Princess Anne pays tribute to Scottish RNLI heroes who died trying to save crew of capsized Danish fishing boat in Fraserburgh lifeboat disaster 50 years ago
- Princess Anne attended the memorial service in Old Parish Church, Fraserburgh
- The Princess Royal was joined by her husband Tim Laurance, 64, for the service
- The tragic lifeboat disaster claimed the lives of five men on January 21, 1970
Princess Anne has paid tribute to the five RNLI heroes who lost their lives in the Fraserburgh lifeboat disaster in Scotland 50 years ago.
The Princess Royal, 69, who was joined by her husband Tim Laurance, 64, greeted the crowds as she attended the memorial service for the men in Old Parish Church, Fraserburgh, Aberdeenshire, on January 19.
The tragic lifeboat disaster claimed the lives of five volunteers after their boat, the Duchess of Kent lifeboat, was capsized by 30ft waves in gale-force conditions while assisting a Danish fishing vessel.
Princess Anne (right), 69, and her husband Tim Laurance (left), 64, attended the memorial service for the five men who died in the Fraserburgh lifeboat disaster in Scotland
The royal made her way to the memorial service in Old Parish Church, Fraserburgh, Aberdeenshire, on January 19
Pictured: The moment the Duchess of Kent lifeboat,was capsized by 30ft waves
The royal donned an elegant green coat, which featured a gold broach at the centre, and a pair of black boots as she made her way to the church that sits in the town centre and paid tribute to the volunteers.
The memorial also included a wreath laying ceremony at the statue in tribute to the men that stood outside Fraserburgh’s lifeboat station.
The tragedy, which took place on January 21, 1970, occurred when five of the six men inside the Duchess of Kent boat were hit by large waves while trying to tow a Danish vessel.
Coxswain John Stephen and crew members William Hadden, James Buchan, James RS Buchan, and mechanic Frederick Kirkness died in the disaster while John Buchan survived.
Princess Anne greeted the crowds as she honoured the volunteers who died while at sea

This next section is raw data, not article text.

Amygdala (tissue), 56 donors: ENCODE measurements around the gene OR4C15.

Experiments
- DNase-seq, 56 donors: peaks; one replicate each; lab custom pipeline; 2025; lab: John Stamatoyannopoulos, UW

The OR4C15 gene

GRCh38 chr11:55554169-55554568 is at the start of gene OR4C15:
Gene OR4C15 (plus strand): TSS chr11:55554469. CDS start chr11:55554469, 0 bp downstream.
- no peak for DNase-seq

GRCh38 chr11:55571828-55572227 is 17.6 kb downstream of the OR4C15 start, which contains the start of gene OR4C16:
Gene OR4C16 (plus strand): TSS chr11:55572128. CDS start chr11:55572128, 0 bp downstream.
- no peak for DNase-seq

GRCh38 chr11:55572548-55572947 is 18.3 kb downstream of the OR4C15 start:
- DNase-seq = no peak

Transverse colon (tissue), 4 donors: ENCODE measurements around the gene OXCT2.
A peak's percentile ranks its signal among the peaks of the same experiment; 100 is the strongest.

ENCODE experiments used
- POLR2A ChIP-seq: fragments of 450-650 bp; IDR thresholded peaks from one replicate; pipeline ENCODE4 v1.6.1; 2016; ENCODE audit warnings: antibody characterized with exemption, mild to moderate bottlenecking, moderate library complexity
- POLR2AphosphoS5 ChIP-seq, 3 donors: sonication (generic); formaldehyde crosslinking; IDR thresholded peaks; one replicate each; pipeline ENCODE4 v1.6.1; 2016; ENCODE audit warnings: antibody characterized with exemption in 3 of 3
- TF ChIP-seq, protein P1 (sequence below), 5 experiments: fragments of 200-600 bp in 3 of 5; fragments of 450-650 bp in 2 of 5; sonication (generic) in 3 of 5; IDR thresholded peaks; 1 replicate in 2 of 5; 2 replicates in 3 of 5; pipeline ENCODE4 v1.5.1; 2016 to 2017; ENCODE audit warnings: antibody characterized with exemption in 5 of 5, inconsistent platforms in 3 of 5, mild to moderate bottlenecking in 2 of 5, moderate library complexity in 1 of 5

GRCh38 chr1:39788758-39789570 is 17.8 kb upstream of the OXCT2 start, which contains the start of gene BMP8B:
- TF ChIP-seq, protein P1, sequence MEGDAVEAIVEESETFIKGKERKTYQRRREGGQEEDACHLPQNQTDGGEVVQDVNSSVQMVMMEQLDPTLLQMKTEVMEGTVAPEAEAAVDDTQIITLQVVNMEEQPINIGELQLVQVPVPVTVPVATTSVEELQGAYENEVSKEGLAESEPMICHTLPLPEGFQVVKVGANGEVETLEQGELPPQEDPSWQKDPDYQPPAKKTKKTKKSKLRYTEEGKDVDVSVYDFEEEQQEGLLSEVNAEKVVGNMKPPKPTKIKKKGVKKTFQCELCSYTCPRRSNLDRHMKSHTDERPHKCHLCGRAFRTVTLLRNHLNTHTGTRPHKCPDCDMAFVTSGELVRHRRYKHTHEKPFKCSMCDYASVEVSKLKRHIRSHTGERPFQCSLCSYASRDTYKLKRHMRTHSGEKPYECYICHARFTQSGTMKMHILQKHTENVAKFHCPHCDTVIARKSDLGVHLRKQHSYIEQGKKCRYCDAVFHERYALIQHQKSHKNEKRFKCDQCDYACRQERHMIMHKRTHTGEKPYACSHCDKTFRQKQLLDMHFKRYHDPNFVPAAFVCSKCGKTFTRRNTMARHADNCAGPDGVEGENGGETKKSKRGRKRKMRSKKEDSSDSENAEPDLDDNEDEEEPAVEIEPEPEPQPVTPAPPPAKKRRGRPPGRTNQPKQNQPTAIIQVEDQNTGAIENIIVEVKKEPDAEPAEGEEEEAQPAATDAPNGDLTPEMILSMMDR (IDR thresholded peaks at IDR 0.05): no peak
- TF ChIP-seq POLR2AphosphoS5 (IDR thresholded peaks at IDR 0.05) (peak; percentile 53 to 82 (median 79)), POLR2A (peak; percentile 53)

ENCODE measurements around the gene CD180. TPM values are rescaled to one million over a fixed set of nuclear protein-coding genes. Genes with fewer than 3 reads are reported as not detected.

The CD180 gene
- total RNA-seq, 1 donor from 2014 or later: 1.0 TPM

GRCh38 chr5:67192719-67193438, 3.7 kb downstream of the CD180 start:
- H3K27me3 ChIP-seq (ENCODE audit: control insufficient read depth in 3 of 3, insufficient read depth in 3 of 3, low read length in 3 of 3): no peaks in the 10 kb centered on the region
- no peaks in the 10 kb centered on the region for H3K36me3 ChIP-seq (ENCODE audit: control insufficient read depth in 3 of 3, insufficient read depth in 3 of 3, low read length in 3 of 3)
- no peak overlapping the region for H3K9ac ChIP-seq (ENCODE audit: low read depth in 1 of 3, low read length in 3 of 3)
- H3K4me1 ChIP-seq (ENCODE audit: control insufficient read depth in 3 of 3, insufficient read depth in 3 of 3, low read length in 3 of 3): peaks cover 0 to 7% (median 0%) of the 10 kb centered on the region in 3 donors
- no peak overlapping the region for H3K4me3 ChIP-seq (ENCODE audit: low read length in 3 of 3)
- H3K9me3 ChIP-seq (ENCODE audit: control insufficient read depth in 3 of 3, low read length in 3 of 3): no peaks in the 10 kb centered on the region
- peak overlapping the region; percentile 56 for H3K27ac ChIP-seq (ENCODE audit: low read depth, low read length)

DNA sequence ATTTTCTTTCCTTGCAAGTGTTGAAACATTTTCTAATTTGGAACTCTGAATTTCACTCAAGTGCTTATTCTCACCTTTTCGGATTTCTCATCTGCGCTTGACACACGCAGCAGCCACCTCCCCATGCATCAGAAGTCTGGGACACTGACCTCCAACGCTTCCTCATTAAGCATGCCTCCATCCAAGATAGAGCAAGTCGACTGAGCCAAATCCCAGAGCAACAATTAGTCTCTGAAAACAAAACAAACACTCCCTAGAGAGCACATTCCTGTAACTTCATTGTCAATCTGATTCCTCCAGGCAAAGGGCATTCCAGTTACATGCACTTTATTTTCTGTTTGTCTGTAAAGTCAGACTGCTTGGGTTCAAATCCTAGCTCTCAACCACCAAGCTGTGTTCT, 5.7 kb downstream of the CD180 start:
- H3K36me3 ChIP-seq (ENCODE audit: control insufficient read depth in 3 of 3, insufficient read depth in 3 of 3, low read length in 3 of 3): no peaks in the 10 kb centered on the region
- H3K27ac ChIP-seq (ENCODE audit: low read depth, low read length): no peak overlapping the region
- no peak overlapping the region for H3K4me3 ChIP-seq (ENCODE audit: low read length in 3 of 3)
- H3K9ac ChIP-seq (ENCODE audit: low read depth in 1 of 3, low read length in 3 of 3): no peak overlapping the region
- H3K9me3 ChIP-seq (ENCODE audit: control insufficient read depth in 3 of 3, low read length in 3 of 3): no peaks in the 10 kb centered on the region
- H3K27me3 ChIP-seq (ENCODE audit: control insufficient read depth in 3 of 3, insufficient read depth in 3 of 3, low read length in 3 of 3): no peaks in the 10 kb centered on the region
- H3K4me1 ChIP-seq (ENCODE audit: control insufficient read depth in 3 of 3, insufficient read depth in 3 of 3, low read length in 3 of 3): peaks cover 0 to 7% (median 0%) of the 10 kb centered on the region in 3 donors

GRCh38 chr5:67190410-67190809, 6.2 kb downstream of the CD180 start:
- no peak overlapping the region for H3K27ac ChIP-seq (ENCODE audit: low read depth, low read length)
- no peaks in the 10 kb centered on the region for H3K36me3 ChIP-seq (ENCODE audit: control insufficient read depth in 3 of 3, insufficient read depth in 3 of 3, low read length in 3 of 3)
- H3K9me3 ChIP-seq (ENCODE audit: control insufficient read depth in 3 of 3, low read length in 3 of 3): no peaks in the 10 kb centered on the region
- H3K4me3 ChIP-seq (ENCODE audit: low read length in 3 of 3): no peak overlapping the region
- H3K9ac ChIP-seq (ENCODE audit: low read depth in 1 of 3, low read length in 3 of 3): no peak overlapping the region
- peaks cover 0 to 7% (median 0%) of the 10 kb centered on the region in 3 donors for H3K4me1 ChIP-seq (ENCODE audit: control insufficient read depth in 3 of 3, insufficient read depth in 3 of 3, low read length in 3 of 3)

The Princess said a few words during the memorial service in Old Parish Church, Fraserburgh, Aberdeenshire
Mark Hadden, who lost his grandfather in the tragedy and is now a crew member of the Fraserburgh lifeboat said the volunteers died at sea should be ‘remembered for what they gave and sacrificed that day’.
He said: ‘These men were local Fraserburgh men. They went out in the most appalling weather conditions regardless of what could happen and what the outcome would be.
‘They went out to save the lives of others – and in doing so tragically, and selflessly, lost their own lives. Every one of those men should be remembered for what they gave and sacrificed that day.
‘I know that I will always remember what they gave, and I hope that we will always take the time to remember their sacrifice.’
Princess Anne paid her respects to the five RNLI volunteers who died when their boat, the Duchess of Kent lifeboat, was capsized by 30ft waves in gale-force conditions
Princess Anne’s sighting comes days after she received an honorary degree at the University of Aberdeen in recognition of her extensive charity work.
The royal, who was given the degree by her sister-in-law, the Duchess of Cornwall, who is chancellor of the university, appeared in high spirits as she accepted the achievement.
Princess Anne, who began undertaking public engagements at the age of 18, is patron of Save the Children and is also involved with another 300 charities, organisations and military regiments in the UK and overseas.
On January 14 the princess received an honorary degree at the University of Aberdeen in recognition of her extensive charity work